Translation: I started to talk to non-existent people rather than just saying no thanks or ignoring the person who was actually talking to me.

“I developed a resentment of locals, which I’m sure is undeserved. I just wish they could see how bad their touts are and lock them away in a dark room.”

Yes, it is undeserved.

“Tourists are similarly harassed in Ubud if they go shopping in the kilometre-long retail love-in that is Monkey Forest Road. Picture walking down Chapel Street and being constantly screamed at from each doorway to buy things. Should I have enjoyed this?”

I’ve walked up and down Monkey Forest Road perhaps fifty times and have never, ever had a shop owner yell anything at me. To be clear though, I do always speak to imaginary people on my phone when in Ubud to avoid contact with other humans.

The wooden penises are kept out back.

The wooden penises are kept out back.

“As I walked along this thoroughfare, I started to notice ever-cheaper and more tacky souvenirs – wooden penises, plastic skeletons having sex. I mean, who buys these things?”


“Imagine the conversation with the quarantine officer at Melbourne Airport: “Aah, thank you sir, we’ll have to get your wooden penis irradiated but otherwise, it’s all fine.””

Knowing Australian customs, they’ll probably confiscate it.

“More to the point, who makes these souvenirs? Are there entire villages near Ubud that make wooden penises?”

Well, there are entire villages across Bali making all manner of tourist knick knacks out of wood. This is how they make their living. The wooden penis you’re fixated on is actually a phallic symbol to do with other-worldly matters rather than the carnal pleasures you’re on about. They also make lots of beautiful wooden treasures — not surprisingly you don’t mention them — you must have been on the phone when you walked past.

“Occasionally in Bali, itinerant hawkers would bail you up. One of the most disturbing incidents was the day I went on a half-day bus tour of the countryside taking in a spectacular volcano north of Ubud. We stopped on the rim road to view the distant volcano and on the way back to the bus an elderly man shoved a wooden statue of a Hindu god in my face, babbling in a very agitated way “You BUY?’, pleeeese Miiiiss!!! You buy!!!!”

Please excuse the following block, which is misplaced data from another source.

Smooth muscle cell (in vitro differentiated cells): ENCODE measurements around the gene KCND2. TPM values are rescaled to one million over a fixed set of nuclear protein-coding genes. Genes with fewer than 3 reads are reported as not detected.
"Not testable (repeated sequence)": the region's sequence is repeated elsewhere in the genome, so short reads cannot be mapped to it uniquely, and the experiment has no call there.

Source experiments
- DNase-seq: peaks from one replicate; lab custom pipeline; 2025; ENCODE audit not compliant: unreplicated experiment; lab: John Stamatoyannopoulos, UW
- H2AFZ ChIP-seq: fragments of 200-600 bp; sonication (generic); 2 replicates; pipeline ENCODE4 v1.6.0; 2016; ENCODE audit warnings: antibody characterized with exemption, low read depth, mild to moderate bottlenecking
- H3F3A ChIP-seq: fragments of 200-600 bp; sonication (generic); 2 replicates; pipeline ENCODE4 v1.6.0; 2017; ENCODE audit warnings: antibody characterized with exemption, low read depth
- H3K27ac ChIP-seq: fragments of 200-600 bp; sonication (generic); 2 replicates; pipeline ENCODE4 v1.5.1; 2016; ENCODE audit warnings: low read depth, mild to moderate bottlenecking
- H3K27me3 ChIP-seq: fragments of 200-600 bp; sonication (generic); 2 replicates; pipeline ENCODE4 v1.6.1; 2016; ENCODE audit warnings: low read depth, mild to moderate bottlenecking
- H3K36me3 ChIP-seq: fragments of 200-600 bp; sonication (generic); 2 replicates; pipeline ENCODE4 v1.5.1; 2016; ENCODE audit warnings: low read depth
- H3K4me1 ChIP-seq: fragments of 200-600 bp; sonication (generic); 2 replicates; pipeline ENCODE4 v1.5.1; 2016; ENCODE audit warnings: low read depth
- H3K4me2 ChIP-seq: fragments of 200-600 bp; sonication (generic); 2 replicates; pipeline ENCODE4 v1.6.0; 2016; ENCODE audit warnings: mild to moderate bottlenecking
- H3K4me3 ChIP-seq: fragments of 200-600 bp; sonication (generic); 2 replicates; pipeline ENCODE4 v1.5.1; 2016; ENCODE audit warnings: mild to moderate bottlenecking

I made the mistake of touching the sculpture and he shoved it further towards my face, screaming at me. I knew it was an act he put on for every tourist so I didn’t get too upset. It was just absurd. And really rude. Then he blocked the path to my seat. My tour guide watched on benignly. In the end I edged into my seat, stared straight ahead and the hysterical hawker went away.”

One day, in Asia, I was harrassed by a persistent wooden Hindu God vendor. Quick, send a missive to the SMH.

Gratuitous beach shot. Uluwatu.

Gratuitous beach shot. Uluwatu.

“Many times, with the “transpooort” guys and hawkers, I wondered: do the locals have any idea how their treatment of tourists comes across?”

This is probably the one valid point in the entire story: touts really are annoying. But I can say that in a sentence, not a rambling piece in one of Sydney’s best newspapers.

“Then I thought, is it just me? Do other Australian tourists find the whole tout behaviour thing charming or amusing? I mean, do they see it as part of a carnival atmosphere that you just laugh off?”

It’s just you, Carolyn.

“I thought it was vile. It didn’t reflect well either on the Balinese or on the tourists; it was a lowest common denominator tourist hell.”

You went to one of the most popular tourist destinations in Indonesia and it was a tourist hell.

“Maybe I’m uninformed.”


“Maybe the locals are so impoverished they adopt desperate measures to grab cash when they can, and we as rich Westerners should feel glad they are making a living. We should thus smilingly welcome the overt rudeness and invasion of privacy and lack of respect.”

The locals are just trying to get by. They work in restaurants, hotels, as drivers, artisans — all sorts. It’s called making a living.

“(Bad behaviour does go both ways – I equally would condemn those frightening Aussies overseas who urinate in the street and wear bikinis into temples. I was gobsmacked to see one topless young white guy at 11am one day strolling down Monkey Forest Road, open stubby in hand, his shorts almost down to his thighs to reveal his underpants).”


“My point is, aren’t there better ways of doing business? If a tourist is treated so badly they don’t want to ever return, isn’t that a bad thing for Bali? Or do tourists not care how basely they’re treated as long as they get a cheap flight, room and meals?”

My point (mine, not Carolyn’s) is, aren’t there better ways to have a holiday? Bali is a big place. It has magnificent beaches, stunning countryside and much of it has an utterly untouristed appeal. There are hundreds of villages and destinations that see a fraction of the visitors Ubud does.

But you didn’t bother to make the effort to see or experience any of this, Carolyn. You visited Ubud across the Writers and Readers Festival, when, not surprisingly, there are a lot of visitors. You didn’t like it. But rather than get up and find some of the gems that have had people falling in love with Bali since the 1920s, you decided to opt for a lazy cheap shot raving about dildos, touts and serial killers.

Yes, Bali faces challenges. Traffic and the environment in particular require urgent attention — I’ll be the first to volunteer that. But opportunistic rants like that above, which offer zero in the way of constructive criticisms really do nobody any favours.

Hope you enjoyed the Festival.

Last updated on 25th October, 2011.